What will happen to your body when you die? NHS campaign urges Manchester to donate organs

By Emily Wolstencroft

Somewhere across Greater Manchester, there are 554 people waiting for an organ transplant.

But over the past four years, 173 residents from the area have died as a result of organ shortage, and the NHS wants us to get talking about it to reduce cases like this from happening.

Angela Ditchfield, Specialist Nurse at the NHS Hospital Trust in Blackburn, works as part of their Critical Care Team.

Approaching terminally ill patients and their relatives after their loved ones pass away, she faces the difficult task of co-ordinating transplants during a very sensitive time.

Talking to MM, she explained why National Transplant Week, which started on July 8 and is endorsing the ‘Pass It On’ campaign is so vital

“The message behind ‘Pass It On’ is clear – we need to pass on our end of life wishes,” she said.

“We all need to talk to loved ones about what we want to happen with our bodies after we die.

“It isn’t something you’d want to discuss but it is important that we do because nobody knows what’s going to happen at any point in our lives.”

Ms Ditchfield has made a very salient point.

While 95% of families agree to donation if a loved one has discussed their wishes and is registered on the Organ Donor Register, this drops to a shocking 46% when donation wishes aren’t known.

“National Transplant Week is very important as it not only celebrates people receiving transplants but raises the profile of organ donation and gets people talking about it,” she added.

The campaign aims to stress that not only do people need to join the NHS Organ Donation Register, but tell their families too.

Around Manchester there are various other promotions in a bid to encourage families to discuss just that.

ASDA are in support with the release of their limited edition ‘bag for life’ promoting the campaign being sold in stores up and down the country.

Manchester City Council is also pledging its support by becoming the biggest and third council in the country so far to join forces with the NHS Blood and Transplant Trust which manages organ donation.

They hope to see surges in the number of people signing up for the register which has enabled doctors to save the lives of 35 people this year through organ transplants.

Councillor Glynn Evans, Executive Member for Adults, Health and Wellbeing, said: “This is a ground-breaking move

“It’s also a significant step for public health in Manchester and a major milestone for the service since it transferred under local authority responsibility in April.

Radio slots on Manchester station KEY103 are also being used to drum up support for the cause, with other events going on in the city including a special visit from the KEY103 media bus, which is stopping by at ASDA Trafford Park on Thursday July 11, and Manchester Museum Car park on Friday July 12.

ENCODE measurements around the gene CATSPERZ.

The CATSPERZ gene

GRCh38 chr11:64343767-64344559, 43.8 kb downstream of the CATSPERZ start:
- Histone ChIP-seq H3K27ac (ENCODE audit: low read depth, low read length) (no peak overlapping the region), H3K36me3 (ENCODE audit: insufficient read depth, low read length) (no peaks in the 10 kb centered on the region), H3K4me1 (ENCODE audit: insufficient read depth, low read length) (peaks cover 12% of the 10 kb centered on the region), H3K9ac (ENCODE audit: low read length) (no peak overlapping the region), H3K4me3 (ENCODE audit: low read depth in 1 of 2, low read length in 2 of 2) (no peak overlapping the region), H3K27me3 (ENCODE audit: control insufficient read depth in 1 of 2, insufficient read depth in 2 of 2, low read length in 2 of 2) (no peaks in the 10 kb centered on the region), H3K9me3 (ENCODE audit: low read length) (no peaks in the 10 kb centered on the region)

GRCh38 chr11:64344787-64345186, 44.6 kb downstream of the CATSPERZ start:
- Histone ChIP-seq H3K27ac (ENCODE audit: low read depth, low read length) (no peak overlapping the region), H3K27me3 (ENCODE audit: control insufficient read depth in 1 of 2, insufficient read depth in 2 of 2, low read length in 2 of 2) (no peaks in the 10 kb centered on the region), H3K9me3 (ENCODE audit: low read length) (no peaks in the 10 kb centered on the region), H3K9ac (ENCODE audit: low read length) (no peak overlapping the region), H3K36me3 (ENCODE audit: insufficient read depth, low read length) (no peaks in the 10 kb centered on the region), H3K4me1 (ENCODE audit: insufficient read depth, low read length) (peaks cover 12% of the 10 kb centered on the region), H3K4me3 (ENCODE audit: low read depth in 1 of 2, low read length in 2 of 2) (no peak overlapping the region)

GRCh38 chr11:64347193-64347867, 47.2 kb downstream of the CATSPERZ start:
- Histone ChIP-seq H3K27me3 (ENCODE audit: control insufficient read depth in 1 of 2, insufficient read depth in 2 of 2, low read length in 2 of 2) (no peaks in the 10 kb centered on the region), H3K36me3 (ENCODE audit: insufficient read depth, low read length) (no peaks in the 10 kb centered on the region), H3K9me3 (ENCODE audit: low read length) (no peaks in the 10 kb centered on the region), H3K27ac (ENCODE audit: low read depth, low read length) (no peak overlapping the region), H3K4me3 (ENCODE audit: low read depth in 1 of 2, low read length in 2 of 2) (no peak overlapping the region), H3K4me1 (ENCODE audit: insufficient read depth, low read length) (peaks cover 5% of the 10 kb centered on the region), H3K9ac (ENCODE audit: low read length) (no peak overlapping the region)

From 10am – 4pm on both days, you’ll be able to find out about everything you need to know about organ donation from the team in conjunction with Kidney4Life.

Also to be found at the Manchester Museum is work by 53-year-old kidney transplant patient Tracey Walshaw.

She hopes her graphic portrayal of the harrowing process which saved her life using mosaics will raise awareness about the importance of organ donation.

“The gift of a kidney and subsequently the potential for life and a future for recipients is one of life’s most remarkable gestures,” she said.

“No words can express the gratitude recipients feel towards donors and so through my art I have found the best way I know of honouring that gift.”

Recently, politicians in Wales have voted to become the only UK country with an opt-out organ donation system after the majority voted in favour of the bill.

Although there is no indication to suggest England following suit, Ms Ditchfield believes the publicity surrounding the campaign can only be a positive thing.

However, in a recent survey published by the NHSBT trust, when asked the question: ‘How do we make organ donation a normal part of UK culture?’ almost 50% of respondents opted for changing the consent system for organ donation either to presumed consent for organ donation unless a person has opted-out of the register, or face a mandated choice.

On average, individuals from black and minority ethnic communities wait longer than the rest of the population for organ transplants, despite the statistic that black and Asian people are more likely to need an organ transplant than the rest of the population.

This is despite the fact that only 4% of the 20% who registered their ethnicity when signing up to the Organ Donation Register were from BME communities.

Celebrities supporting the campaign include David Harewood and Kay Burley – whose messages of support can be found here (

Sign up to the NHS Organ Donor Register at, call 0300 123 2323 or text DONATE to 62323.

Picture courtesy of TaihitianLime, with thanks. 

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